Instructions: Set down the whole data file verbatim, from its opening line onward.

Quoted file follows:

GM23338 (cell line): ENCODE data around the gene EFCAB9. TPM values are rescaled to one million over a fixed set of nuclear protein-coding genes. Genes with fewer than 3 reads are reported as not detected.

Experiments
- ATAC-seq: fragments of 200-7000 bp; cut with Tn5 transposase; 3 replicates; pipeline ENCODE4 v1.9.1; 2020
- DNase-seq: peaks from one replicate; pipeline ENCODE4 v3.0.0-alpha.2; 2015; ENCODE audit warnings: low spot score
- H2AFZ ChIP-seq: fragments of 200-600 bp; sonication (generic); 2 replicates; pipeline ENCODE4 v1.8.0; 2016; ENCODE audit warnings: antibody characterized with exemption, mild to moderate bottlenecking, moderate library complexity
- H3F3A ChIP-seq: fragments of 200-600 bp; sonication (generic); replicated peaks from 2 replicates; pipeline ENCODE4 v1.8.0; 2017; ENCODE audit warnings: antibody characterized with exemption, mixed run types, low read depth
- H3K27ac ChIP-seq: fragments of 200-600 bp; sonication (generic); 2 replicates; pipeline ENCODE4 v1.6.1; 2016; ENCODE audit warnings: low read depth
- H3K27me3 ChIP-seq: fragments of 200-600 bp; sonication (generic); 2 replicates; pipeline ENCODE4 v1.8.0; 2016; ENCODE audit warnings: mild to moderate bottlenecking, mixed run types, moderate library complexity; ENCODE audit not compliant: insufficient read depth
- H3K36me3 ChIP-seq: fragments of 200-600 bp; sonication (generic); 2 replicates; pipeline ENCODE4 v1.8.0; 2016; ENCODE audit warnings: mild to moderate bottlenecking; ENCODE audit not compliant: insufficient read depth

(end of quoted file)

GM23338 (cell line): ENCODE data around the gene EFCAB9. TPM values are rescaled to one million over a fixed set of nuclear protein-coding genes. Genes with fewer than 3 reads are reported as not detected.

Experiments
- ATAC-seq: fragments of 200-7000 bp; cut with Tn5 transposase; 3 replicates; pipeline ENCODE4 v1.9.1; 2020
- DNase-seq: peaks from one replicate; pipeline ENCODE4 v3.0.0-alpha.2; 2015; ENCODE audit warnings: low spot score
- H2AFZ ChIP-seq: fragments of 200-600 bp; sonication (generic); 2 replicates; pipeline ENCODE4 v1.8.0; 2016; ENCODE audit warnings: antibody characterized with exemption, mild to moderate bottlenecking, moderate library complexity
- H3F3A ChIP-seq: fragments of 200-600 bp; sonication (generic); replicated peaks from 2 replicates; pipeline ENCODE4 v1.8.0; 2017; ENCODE audit warnings: antibody characterized with exemption, mixed run types, low read depth
- H3K27ac ChIP-seq: fragments of 200-600 bp; sonication (generic); 2 replicates; pipeline ENCODE4 v1.6.1; 2016; ENCODE audit warnings: low read depth
- H3K27me3 ChIP-seq: fragments of 200-600 bp; sonication (generic); 2 replicates; pipeline ENCODE4 v1.8.0; 2016; ENCODE audit warnings: mild to moderate bottlenecking, mixed run types, moderate library complexity; ENCODE audit not compliant: insufficient read depth
- H3K36me3 ChIP-seq: fragments of 200-600 bp; sonication (generic); 2 replicates; pipeline ENCODE4 v1.8.0; 2016; ENCODE audit warnings: mild to moderate bottlenecking; ENCODE audit not compliant: insufficient read depth